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Moore's Law has ten years to run, predicts physicist

Silicon reaching the end of the road

Renowned theoretical physicist Michio Kaku has predicted Moore's Law will run out of steam within the next ten years as silicon designs run up against the laws of physics.

"In about ten years or so we will see the collapse of Moore's Law," he says. "In fact we already see a slowing down of Moore's Law. Computing power cannot maintain its rapid exponential rise using standard silicon technology."

Gordon Moore's famous 1965 prediction said that the amount of transistors that could be packed on a silicon chip would double every year, although he later amended this every two years. The prediction has stood up for far longer than Moore suggested (he originally envisaged a ten year run), albeit with some tweaking from Intel so that performance will double, not the number of transistors.

However, as silicon transistors get down to five nanometers and below, they will become useless due to overheating and electronic leakage Kaku predicts. Intel is boosting performance in other ways, such as the use of multi-core processors and tri-gate transistors currently found in the latest Ivy Bridge range, but these have a limit on silicon Kaku warned.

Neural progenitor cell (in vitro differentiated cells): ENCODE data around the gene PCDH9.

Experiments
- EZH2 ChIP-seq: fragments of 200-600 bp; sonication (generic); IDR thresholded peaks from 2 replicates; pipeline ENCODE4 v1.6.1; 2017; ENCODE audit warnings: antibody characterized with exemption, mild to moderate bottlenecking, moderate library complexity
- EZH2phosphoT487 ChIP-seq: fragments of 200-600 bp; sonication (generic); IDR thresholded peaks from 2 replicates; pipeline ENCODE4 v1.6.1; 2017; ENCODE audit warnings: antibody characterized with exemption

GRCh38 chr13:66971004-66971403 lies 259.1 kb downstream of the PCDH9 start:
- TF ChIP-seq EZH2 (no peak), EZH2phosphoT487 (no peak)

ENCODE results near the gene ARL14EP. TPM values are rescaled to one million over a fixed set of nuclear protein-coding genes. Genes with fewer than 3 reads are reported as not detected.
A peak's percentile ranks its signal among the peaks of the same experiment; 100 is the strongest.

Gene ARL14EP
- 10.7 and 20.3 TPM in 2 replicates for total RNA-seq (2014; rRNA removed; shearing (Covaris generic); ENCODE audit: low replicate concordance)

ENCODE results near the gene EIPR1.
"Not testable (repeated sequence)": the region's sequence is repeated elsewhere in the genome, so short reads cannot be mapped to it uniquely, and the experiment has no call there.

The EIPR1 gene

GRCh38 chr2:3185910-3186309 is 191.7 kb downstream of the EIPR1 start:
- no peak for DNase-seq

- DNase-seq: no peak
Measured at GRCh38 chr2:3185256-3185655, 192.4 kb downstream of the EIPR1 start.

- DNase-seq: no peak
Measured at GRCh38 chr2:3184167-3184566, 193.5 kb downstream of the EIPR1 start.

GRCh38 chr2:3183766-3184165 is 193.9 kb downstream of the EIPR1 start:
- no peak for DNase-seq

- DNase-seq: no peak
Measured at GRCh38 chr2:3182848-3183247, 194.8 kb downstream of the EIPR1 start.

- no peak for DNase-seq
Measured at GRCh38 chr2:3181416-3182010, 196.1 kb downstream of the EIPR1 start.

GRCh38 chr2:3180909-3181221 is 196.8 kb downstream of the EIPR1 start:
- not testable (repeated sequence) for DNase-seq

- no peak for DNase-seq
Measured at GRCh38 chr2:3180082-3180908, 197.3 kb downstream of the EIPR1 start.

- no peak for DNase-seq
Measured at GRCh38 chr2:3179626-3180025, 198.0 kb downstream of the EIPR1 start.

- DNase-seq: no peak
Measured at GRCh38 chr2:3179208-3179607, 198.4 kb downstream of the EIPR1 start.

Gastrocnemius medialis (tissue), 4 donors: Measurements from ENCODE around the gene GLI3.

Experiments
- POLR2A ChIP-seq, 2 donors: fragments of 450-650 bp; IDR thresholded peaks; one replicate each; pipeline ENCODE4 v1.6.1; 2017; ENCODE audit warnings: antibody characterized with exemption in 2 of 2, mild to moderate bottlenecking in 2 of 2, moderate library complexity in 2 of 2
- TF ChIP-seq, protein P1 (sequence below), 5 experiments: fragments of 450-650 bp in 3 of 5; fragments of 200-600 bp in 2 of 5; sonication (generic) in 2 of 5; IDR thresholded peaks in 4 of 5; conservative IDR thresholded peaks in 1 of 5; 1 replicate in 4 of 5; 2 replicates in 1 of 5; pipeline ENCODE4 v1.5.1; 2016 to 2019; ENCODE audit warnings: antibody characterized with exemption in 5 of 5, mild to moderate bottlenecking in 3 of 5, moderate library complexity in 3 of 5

Quantum computing is one avenue which offers some ways forward but Kaku dismissed the technology as hopelessly immature, saying the first proper quantum systems won't come online until late in the 21st century. The more likely candidate is molecular computing he predicts, with the addition of optical chips also providing some support.

Michio Kaku is a very intelligent and well-respected futurologist, and his ideas have a lot of merit, although researchers into quantum computing might quibble with his timescale predictions. The decline of Moore's Law does however look inevitable, and it will be missed, not least by Intel which has built a marketing message around the concept.

If Moore's Law does fail it could also see the end of another time-honored tradition – the annual Intel Developer Forum sweepstake where attendees bet amongst themselves as to how long the opening keynote speaker will go before mentioning Gordon Moore's prediction. ®

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